North Carolina regulators on Friday ordered Duke Energy Progress and Duke Energy Carolinas to file a carbon reduction proposal for its power plant fleet by April 1. The agency is required to issue a final plan by the end of next year.
In a separate decision Friday, the North Carolina Utilities Commission (NCUC) declined to accept the power supply portfolio portion of the long-range resource plans for the Duke utilities, saying power plant retirement and resource addition targets will be mapped out in the upcoming carbon reduction plan.
In a move that could affect Duke’s resource selections, the commission ordered the utilities to revise how they model future natural gas prices and how gas prices could be affected if there are limited gas supplies, according to Maggie Shober, director of utility reform at the Southern Alliance for Clean Energy (SACE).
North Carolina and its major utilities, with input from stakeholders, are starting to draft plans to slash greenhouse gas emissions from the state’s power plant fleet. One of the key questions is what role natural gas-fired power plants will play in the state’s future.
Duke Energy Progress and Duke Energy Carolinas, utilities with a total of about 4.3 million customers in North Carolina and South Carolina, filed biennial integrated resources plans last year with state regulators. In the 15-year plans, the utilities presented scenarios for cutting greenhouse gas emissions from their power fleet 70% by 2030.
The utilities owned 32,821 MW at the end of 2020, with coal- and gas-fired plants making up 62% of the capacity, followed by nuclear at 27% and hydroelectric and renewable resources at 11%, according to Duke Energy’s most recent annual report.
Near the end of Duke’s latest resource planning cycle at the NCUC, Gov. Roy Cooper, D, signed a bill that requires the NCUC to take "all reasonable steps" to cut Duke’s greenhouse gas emissions in the state 70% below 2005 levels by 2030. The agency must develop a carbon reduction plan for the two Duke utilities by the end of 2022.
The NCUC directed the utilities to use their just-completed IRPs to inform their carbon reduction plans. The agency is considering a request by the Duke utilities to hold a joint proceeding on the carbon plan with the Public Service Commission of South Carolina.
While it declined to fully accept the Duke utilities’ long-range IRPs, the NCUC offered guidance on several issues for the upcoming carbon plan and future resource plans.
The commission ordered two changes to the way Duke considers natural gas pricing in its models for the 15-year planning periods.
First, the NCUC directed the utilities to only use forward natural gas pricing looking out over eight years instead of a decade. The rest of the 15-year outlook must be based on a "fundamental" analysis that considers supply and demand forecasts, the NCUC said.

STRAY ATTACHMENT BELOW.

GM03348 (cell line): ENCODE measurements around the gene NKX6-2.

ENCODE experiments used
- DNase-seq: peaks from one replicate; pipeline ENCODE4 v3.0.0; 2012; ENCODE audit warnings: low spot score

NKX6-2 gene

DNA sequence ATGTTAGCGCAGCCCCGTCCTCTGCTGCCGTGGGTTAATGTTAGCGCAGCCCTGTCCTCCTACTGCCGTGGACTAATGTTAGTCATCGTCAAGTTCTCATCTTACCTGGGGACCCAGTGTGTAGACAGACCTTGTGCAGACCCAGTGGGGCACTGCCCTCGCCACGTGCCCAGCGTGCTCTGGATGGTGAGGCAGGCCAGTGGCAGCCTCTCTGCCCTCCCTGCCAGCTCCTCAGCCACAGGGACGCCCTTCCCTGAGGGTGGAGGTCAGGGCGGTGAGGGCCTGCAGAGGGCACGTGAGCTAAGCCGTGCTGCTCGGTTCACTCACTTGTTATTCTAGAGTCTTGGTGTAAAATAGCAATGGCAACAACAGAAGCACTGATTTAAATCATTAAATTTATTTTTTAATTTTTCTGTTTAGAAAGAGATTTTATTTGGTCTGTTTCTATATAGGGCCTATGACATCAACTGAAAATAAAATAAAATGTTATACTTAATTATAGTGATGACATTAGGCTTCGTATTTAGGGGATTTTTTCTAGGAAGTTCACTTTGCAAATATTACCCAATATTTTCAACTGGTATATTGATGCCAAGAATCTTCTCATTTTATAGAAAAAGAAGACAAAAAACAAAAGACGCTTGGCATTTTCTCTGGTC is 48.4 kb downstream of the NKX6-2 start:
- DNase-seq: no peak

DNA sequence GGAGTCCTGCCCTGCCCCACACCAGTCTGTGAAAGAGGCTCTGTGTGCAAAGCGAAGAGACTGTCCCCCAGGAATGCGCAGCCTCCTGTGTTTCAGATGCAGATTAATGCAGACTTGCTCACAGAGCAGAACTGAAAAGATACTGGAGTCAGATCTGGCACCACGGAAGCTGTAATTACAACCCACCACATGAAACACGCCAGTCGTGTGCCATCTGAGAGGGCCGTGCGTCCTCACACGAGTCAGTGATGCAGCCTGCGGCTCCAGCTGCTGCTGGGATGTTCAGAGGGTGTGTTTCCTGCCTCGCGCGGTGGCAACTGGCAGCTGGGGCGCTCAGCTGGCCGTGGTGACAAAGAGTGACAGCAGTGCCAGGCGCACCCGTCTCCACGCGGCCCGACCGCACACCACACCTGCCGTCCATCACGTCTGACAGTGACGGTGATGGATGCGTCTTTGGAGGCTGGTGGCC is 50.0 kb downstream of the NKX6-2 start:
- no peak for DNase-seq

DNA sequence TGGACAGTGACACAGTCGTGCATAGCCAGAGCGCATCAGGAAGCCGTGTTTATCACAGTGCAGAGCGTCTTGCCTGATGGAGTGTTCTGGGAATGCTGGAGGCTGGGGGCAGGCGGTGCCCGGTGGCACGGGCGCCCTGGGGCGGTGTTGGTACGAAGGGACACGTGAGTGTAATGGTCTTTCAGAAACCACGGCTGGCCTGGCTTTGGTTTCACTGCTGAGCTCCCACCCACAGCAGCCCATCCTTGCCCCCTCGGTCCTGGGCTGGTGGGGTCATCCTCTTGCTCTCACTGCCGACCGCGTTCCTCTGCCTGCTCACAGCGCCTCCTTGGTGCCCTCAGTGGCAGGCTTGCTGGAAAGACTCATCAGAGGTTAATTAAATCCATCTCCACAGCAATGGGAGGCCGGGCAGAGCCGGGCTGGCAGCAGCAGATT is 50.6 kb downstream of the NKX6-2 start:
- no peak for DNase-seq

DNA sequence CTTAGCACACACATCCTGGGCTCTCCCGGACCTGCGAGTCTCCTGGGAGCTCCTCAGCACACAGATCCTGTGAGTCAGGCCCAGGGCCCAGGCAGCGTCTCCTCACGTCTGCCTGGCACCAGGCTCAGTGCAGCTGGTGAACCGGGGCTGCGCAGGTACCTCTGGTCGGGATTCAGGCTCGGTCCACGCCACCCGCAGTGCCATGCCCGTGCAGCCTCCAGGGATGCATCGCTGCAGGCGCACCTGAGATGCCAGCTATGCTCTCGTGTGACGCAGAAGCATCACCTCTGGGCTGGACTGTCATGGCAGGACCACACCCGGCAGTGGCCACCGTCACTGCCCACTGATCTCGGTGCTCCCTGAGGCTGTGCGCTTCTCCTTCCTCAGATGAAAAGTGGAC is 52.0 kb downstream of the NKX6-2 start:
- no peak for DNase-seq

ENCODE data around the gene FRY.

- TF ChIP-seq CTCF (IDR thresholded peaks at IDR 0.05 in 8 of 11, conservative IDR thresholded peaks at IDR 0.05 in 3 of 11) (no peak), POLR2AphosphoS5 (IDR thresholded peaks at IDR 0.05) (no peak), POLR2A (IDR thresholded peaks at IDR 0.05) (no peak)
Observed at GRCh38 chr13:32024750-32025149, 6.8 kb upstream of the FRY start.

Duke’s practice of using forward pricing over a decade is outside general utility practice and tends to result in lower-priced and less volatile natural gas forecasts, which in turn makes natural gas-fired generation more attractive compared to other resource alternatives, according to SACE’s Shober.
The NCUC also accepted an agreement that the Duke utilities would include at least one scenario in their upcoming analyses that includes limited gas supplies for their power plants.
The guidance is important because Duke and other utilities in the Southeast are planning on adding natural gas-fired power plants to their portfolios, which potentially exposes ratepayers to higher and more volatile electricity bills, Shober said.
Natural gas prices will likely fluctuate more in response to increased extreme weather, according to Shober.
The utilities should also continue to refine their analysis for finding optimum retirement dates for their coal-fired power plants, according to the NCUC.
"The companies should also attempt to identify – with as much specificity as is possible in the circumstances – all major transmission and distribution upgrades that will be required to support the alternative resource portfolio(s) along with the best current estimate of costs of constructing and operating such upgrades," the NCUC said.
The commission also directed Duke to refine its import capability studies for capacity purchases from the PJM Interconnection.
The directive to consider what transmission upgrades will be needed will help make sure the carbon plan is "an affordable, ... holistic process that allows every ratepayer in North Carolina to have the best sort of outcome," Ben Smith, regulatory council for the North Carolina Sustainable Energy Association, said.
The NCUC rejected calls to require Duke to conduct all-source solicitations for its upcoming resources needs, saying it may be too time consuming to develop those processes while also crafting a carbon reduction plan. The agency, however, said it might revisit the issue.
Looking ahead, the NCUC has established an aggressive timeline for developing a carbon reduction plan, with at least three stakeholder meetings set to be held before Duke files a proposed plan in April, Smith said.
Given the pending workload, the NCUC delayed the IRP cycle by a year, with the next utility resource plans due in September 2023.